At first glance, it might look like a fairly short list. However, the list encompasses entire food groups, including some ingredients that are commonly found in our meals.
So, if you’re following the Whole30 diet, you have to cut out all of the following for 30 days.
- Added sugar (including actual sugar, artificial sweeteners and natural sweeteners)
- Grains (including actual grains and pseudo-grains like quinoa)
- Legumes (including all beans, peanuts and all sources of soy)
- Dairy (including Greek yogurt)
- Specific additives (sulfites, MSG or carrageenan)
Additionally, as I mentioned above, you’re not supposed to try and recreate conventional foods. So, you can’t take the approach that people use when making keto desserts.
There are also some exceptions.
- Ghee and clarified butter
- Fruit juice as a sweetener
- Green beans, snow peas and sugar snap peas
- Vinegar (but not those with added sugar or malt vinegar)
Needless to say, there are some fairly heavy restrictions in place. In fact, the diet can be summarized as:
- Gluten free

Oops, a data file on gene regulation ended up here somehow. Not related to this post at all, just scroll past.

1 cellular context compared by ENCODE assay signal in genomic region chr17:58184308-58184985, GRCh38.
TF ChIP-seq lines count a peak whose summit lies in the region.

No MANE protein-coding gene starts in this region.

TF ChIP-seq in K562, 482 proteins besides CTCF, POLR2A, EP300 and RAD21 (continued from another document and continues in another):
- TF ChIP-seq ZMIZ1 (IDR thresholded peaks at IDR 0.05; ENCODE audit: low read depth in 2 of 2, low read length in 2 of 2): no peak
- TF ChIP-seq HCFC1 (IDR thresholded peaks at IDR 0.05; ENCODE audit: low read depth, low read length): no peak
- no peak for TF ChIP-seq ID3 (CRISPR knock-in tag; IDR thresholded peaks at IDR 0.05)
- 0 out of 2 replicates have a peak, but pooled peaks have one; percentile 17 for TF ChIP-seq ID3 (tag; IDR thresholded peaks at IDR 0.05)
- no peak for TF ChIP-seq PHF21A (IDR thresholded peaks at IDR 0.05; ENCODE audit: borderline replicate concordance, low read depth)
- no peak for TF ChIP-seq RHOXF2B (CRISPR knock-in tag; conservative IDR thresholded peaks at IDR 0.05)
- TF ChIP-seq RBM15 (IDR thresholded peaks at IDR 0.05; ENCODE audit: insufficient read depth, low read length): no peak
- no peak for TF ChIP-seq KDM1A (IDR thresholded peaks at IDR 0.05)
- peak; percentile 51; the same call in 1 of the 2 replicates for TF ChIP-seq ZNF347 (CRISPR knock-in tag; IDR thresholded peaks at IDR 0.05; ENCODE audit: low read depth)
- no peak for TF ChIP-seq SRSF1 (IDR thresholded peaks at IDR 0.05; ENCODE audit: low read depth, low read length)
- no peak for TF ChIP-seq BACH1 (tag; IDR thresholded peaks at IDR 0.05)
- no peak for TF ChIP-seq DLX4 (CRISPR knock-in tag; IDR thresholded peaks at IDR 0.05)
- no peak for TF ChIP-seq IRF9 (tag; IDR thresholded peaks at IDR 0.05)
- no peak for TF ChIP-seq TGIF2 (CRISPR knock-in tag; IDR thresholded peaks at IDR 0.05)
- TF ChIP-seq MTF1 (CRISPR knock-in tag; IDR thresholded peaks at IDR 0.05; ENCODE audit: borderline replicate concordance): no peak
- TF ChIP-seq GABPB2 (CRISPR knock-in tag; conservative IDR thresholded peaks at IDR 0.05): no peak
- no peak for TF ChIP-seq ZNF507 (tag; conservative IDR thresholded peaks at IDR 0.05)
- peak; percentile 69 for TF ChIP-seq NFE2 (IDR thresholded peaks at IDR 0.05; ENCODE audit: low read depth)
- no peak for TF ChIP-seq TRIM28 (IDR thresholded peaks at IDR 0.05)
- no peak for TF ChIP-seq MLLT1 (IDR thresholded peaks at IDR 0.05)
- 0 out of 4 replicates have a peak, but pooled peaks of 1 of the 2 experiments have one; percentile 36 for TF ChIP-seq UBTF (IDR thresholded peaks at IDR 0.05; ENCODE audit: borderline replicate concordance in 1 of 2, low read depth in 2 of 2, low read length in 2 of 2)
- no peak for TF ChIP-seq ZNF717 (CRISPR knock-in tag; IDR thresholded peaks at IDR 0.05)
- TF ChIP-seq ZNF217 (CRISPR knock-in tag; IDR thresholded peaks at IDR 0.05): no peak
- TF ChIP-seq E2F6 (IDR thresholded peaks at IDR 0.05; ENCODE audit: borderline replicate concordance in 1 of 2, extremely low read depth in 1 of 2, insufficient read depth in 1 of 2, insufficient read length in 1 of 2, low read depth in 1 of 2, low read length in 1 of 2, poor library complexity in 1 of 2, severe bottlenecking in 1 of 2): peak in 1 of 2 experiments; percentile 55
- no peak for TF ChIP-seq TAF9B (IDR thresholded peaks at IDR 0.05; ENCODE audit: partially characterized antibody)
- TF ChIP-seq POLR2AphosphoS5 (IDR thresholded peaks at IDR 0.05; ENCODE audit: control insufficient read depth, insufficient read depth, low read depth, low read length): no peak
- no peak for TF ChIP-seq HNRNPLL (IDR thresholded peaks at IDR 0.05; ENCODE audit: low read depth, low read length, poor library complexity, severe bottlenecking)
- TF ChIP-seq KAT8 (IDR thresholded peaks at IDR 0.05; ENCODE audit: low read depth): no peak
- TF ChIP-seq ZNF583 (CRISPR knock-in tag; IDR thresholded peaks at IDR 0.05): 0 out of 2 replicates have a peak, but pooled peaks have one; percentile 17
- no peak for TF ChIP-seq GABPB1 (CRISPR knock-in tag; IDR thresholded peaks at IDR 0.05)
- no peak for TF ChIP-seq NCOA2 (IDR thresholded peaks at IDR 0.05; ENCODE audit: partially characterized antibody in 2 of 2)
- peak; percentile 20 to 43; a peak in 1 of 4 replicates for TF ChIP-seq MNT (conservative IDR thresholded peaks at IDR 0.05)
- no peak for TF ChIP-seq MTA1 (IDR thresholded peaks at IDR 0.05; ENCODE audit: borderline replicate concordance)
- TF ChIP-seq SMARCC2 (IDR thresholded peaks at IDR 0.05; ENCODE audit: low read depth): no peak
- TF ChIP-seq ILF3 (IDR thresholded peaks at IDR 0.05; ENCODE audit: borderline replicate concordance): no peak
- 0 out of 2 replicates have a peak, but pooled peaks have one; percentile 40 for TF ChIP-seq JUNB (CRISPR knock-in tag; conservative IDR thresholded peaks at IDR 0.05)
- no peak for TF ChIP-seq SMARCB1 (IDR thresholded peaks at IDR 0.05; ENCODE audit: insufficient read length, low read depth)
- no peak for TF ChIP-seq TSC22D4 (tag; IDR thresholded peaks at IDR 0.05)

- Grain free
- Dairy free
- Sugar free
- Alcohol free
- Soy free
So, you’re removing many food groups at once. Doing so would be especially hard for anybody who relies heavily on some of these types of food. What's more, you're meant to do the 30 days without cheating at all. The official guidelines even state that you should start again if you cheat even once.
The end result also tends to involve a significant amount of meat and fish (much like the paleo diet). Because of this, the diet isn’t a good choice for vegetarians.
To follow the diet, you need to avoid added sugar, dairy, alcohol, tobacco, grains, legumes, and key additives
The Whole30 Diet Meal Plan
With all the limitations, actually following the Whole30 diet can seem incredibly difficult. However, there are Whole30 diet plans out there that can help.
The approach is also a little bit like following a gluten free and dairy free diet. So, you could use that type of diet as a starting point for figuring out what to eat.
With enough planning, you could create healthy and appealing meals. For example, the site Good Cheap Eats covers a number of meals that can be made under the diet, including the following:
With this in mind, the food can be fairly appealing. Additionally, the diet is popular, so there is no shortage of advice about meals to make and tips to stick with the approach.
The Science and Logic Behind the Whole30 Diet
Even at face value, it’s easy to see why Whole30 diet reviews tend to be mixed.
After all, the diet involves cutting out a lot of different types of food. Some of those decisions are logical while others aren’t.